Security Experts:

"Dirty Dozen" List of Top Desktop Applications with Security Vulnerabilities

Report Lists Top Applications With Security Vulnerabilities But Doesn't Provide a True Representation of Which are Really The Most Dangerous

A report released this week serves a wake-up call to users and companies, and shows the need to start paying more attention to what software is on (and what versions!) computers and other devices such as smartphones and removable storage devices.

Bit9, Inc. today unveiled its fourth annual “Top Vulnerable Applications” report which lists top applications with reported security vulnerabilities. It's important to note that reports like this often don't tell the full story, or paint a true and accurate portrait of the state of security with regard to applications. There are many factors that need to be considered and factored in to truly say which applications may be more dangerous than others, and the Bit9 report doesn't seem to account for many other than the raw numbers of vulnerabilities reported by the U.S. National Institute of Standards and Technology’s (NIST) official vulnerability database.

The report lists the most popular applications used by enterprises and consumers alike, and contradicts the common thought that Apple software is the most secure. Another important note is that in the list, the Safari Web browser is reported as the culprit and not Mac OS directly.

Bit9 Most Security Vulnerabilities

Google Chrome placed first on the list, followed by Apple Safari and Microsoft Office. Apple and Adobe are the most represented companies with three applications each making this year’s list. Adobe recently announced that its Acrobat Reader X (to be released this month) will have a "protected mode" in order to add an extra level of protection.

The “2010 Top Vulnerable Applications” report serves as a warning to enterprises about the risks of employees downloading unauthorized software and affirms the importance of staying current with software updates.

The list ranks applications by the number of reported “high severity” vulnerabilities that impacted end users during 2010, and includes the following:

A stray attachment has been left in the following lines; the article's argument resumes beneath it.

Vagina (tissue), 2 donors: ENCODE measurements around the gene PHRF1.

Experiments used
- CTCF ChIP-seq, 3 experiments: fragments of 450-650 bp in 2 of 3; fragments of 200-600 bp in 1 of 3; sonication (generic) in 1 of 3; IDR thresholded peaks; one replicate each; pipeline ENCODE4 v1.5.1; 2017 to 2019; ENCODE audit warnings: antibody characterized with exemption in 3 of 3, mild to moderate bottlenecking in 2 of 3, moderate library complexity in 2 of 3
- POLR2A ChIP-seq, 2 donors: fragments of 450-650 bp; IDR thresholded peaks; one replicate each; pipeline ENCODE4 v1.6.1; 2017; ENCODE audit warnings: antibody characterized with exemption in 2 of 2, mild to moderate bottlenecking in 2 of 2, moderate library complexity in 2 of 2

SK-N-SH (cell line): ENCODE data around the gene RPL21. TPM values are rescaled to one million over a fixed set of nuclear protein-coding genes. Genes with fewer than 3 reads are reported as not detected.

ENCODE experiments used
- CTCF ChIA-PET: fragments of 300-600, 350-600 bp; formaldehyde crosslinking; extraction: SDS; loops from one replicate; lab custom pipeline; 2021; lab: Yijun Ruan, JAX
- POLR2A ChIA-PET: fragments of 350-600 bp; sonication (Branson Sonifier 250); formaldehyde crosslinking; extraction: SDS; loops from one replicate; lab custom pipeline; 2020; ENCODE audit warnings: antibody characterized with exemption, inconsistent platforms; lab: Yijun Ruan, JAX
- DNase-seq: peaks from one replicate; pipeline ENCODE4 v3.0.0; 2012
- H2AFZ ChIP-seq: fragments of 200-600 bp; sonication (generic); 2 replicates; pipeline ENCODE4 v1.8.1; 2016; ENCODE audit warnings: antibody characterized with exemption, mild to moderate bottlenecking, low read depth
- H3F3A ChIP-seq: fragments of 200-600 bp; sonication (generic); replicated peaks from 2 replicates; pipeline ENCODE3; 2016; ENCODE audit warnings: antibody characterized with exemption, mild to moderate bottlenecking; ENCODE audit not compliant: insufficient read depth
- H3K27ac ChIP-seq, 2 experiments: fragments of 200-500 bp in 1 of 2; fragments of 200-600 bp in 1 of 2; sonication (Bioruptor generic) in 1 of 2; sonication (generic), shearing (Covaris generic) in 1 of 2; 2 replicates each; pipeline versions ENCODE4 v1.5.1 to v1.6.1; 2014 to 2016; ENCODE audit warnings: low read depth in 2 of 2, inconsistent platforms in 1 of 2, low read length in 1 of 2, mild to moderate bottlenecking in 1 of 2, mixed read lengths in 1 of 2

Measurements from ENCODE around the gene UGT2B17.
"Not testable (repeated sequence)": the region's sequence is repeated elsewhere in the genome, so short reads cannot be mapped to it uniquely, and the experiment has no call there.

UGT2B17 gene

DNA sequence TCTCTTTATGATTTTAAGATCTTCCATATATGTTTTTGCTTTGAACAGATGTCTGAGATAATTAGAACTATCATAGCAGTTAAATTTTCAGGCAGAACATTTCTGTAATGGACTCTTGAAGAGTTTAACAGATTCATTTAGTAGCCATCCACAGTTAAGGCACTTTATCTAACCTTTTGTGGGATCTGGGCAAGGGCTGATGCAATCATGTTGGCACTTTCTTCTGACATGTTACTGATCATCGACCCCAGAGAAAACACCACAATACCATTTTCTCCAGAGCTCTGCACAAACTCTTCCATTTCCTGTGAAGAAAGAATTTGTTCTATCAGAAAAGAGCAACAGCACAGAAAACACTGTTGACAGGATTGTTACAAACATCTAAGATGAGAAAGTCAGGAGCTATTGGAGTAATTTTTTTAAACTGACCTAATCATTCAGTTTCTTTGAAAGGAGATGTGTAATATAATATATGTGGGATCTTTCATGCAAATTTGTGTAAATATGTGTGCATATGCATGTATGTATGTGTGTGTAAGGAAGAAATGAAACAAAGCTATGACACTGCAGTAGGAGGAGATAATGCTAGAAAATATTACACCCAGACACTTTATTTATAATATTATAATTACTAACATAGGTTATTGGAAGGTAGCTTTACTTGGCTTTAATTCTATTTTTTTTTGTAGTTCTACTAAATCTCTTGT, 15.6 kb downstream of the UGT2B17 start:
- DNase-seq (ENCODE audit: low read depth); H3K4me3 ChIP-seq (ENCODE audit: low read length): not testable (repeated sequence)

Applications with Most Vulnerabilities

1. Google Chrome (76 reported vulnerabilities)

2. Apple Safari (60)

3. Microsoft Office (57)

4. Adobe Reader and Acrobat (54)

5. Mozilla Firefox (51)

6. Sun Java Development Kit (36)

7. Adobe Shockwave Player (35)

8. Microsoft Internet Explorer (32)

9. RealNetworks RealPlayer (14)

10. Apple WebKit (9)

11. Adobe Flash Player (8)

12. Apple QuickTime (6) and Opera (6) - TIE

“The reality is every enterprise, including our own, is likely using at least one of the applications, and unpatched vulnerabilities are often used as the access point for the targeted enterprise attacks making headlines these days,” said Harry Sverdlove, CTO of Bit9. “Our new report reveals the most popular applications often have the most vulnerabilities that criminals can exploit, and serves as a wake-up call to enterprise IT teams to be vigilant about proactively protecting their endpoints and keeping all applications updated.”

In most cases, vendors on the list have issued patches to repair identified vulnerabilities. The enterprise is still at risk because the end user is often responsible for implementing the patch. Enterprise IT teams must monitor their endpoints to ensure patches have been properly applied. Enterprises and government agencies that do not have application controls in place are not able to protect against the zero-day attacks in which no patches or fixes exist.

The list of Top Vulnerable Applications was created for IT professionals who mange computers within organizations. The applications on the list were pulled from the U.S. National Institute of Standards and Technology’s (NIST) official vulnerability database and meet the following criteria:

• Is an end-user/consumer application and not an enterprise-only application like a server or router.

• Is not classified as malicious by enterprise IT organizations or security vendors

• Contains at least one critical vulnerability that was:

◦ Reported between January 1, 2010 through October 21, 2010

◦ Registered in the NIST database at, and given a severity rating of high (between 7.0-10.0) on the Common Vulnerability Scoring System (CVSS)

High-profile security breaches in both public and private sectors this year have increased the need to better monitor, protect and control applications and endpoints. With this report, IT managers can better understand the prevalence of application vulnerabilities, and learn how to take the necessary steps to proactively protect their endpoints and networks with new advanced threat protection technologies.

The full report is available here (registration required)

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